Question Period: International Relations

By: The Hon. Andrew Cardozo

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Grizzly bear, Yukon Territory

Hon. Andrew Cardozo: My question is for the Government Representative in the Senate and is on the issue that has been raised a couple of times so far on foreign interference. It’s more a discussion question.

We have Bill C-70 coming to us shortly, and we have the National Security and Intelligence Committee of Parliamentarians report. I find that, as a parliamentarian, we have a fair amount of interaction with embassies. I wonder where we draw a line. On one hand, embassies talk to us about their interests, and it may be around trade, the environment or selling light rail transit, or LRT, trains to Canada. On the other end of the spectrum, there is certainly what I would call interference that is everything from intimidating diaspora communities to funding electoral campaigns.

Where do we draw the line between where we can interact with an embassy and where we should be drawing the line and indicating that we don’t need to have —

Hon. Marc Gold (Government Representative in the Senate): First of all, it’s a very good question.

First, I think each individual senator — and we carry the term “honourable” — has a responsibility to ourselves to ask ourselves that very question and to make sure we don’t even approach the line, much less cross it. I have confidence in us, individually and collectively, that we do that — as we should — diligently and with due regard to our fiduciary responsibility to Canadians.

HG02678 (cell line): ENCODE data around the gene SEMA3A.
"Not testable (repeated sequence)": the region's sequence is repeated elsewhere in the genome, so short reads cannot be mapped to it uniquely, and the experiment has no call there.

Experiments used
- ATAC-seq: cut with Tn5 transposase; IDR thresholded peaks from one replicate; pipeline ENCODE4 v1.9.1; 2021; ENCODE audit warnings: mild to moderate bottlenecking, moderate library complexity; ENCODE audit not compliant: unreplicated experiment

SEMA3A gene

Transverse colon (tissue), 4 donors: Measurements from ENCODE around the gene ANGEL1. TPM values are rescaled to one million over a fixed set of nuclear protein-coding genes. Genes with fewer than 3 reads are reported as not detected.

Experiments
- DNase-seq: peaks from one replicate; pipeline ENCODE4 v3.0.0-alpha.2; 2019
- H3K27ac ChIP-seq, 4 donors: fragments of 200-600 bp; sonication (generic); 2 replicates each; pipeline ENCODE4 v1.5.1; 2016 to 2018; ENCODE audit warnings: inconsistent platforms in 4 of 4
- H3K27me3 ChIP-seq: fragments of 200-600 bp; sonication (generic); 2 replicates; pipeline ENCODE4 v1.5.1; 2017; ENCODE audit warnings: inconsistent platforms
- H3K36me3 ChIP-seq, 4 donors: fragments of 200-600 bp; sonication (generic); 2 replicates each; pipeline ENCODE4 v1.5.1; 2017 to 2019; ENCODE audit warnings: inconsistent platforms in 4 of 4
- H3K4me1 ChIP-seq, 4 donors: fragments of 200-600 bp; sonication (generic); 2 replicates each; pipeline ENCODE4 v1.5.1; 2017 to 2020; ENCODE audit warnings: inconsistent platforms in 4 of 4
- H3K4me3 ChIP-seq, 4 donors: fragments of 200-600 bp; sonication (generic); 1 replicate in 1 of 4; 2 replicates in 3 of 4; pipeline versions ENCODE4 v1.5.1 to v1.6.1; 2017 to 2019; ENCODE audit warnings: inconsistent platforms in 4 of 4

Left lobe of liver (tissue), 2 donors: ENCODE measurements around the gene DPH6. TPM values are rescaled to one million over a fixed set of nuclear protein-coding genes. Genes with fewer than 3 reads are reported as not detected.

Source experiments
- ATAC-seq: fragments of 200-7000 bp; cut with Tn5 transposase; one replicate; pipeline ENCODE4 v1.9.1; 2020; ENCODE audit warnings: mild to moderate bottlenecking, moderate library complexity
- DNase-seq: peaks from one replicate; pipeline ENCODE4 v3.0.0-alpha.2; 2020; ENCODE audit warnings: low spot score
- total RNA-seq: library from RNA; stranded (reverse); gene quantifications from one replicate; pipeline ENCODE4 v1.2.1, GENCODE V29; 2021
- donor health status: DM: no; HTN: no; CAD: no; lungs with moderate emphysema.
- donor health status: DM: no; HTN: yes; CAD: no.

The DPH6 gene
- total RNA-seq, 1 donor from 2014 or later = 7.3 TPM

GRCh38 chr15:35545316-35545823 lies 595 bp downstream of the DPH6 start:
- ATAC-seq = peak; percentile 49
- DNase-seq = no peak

Second, we have resources in the Senate, the Senate Ethics Officer being one, from which advice can be sought. We can ask them individually — as many senators have done — as it concerns our own personal activities.

Finally, there is the common-sense smell test; we should be mindful of accepting favours or trips —

An Hon. Senator: Order, order.

Senator Cardozo: It would be good if one could hear one’s own voice during a question and answer.

I would like to ask you about that last point. In terms of accepting a dinner or trip, what are your suggestions about where we draw that line?

Senator Gold: Thank you for the confidence you have in my advice. Those questions are properly addressed to one’s self and one’s own moral compass, to the Senate Ethics Officer or to colleagues who have more experience than I did when I first arrived.

I will say — and I counsel those who have not done this to do so — before I was sworn in, I had a long conversation with the Senate Ethics Officer about travel, boards and those activities I had been privileged and pleased to do as a citizen before joining the Senate.

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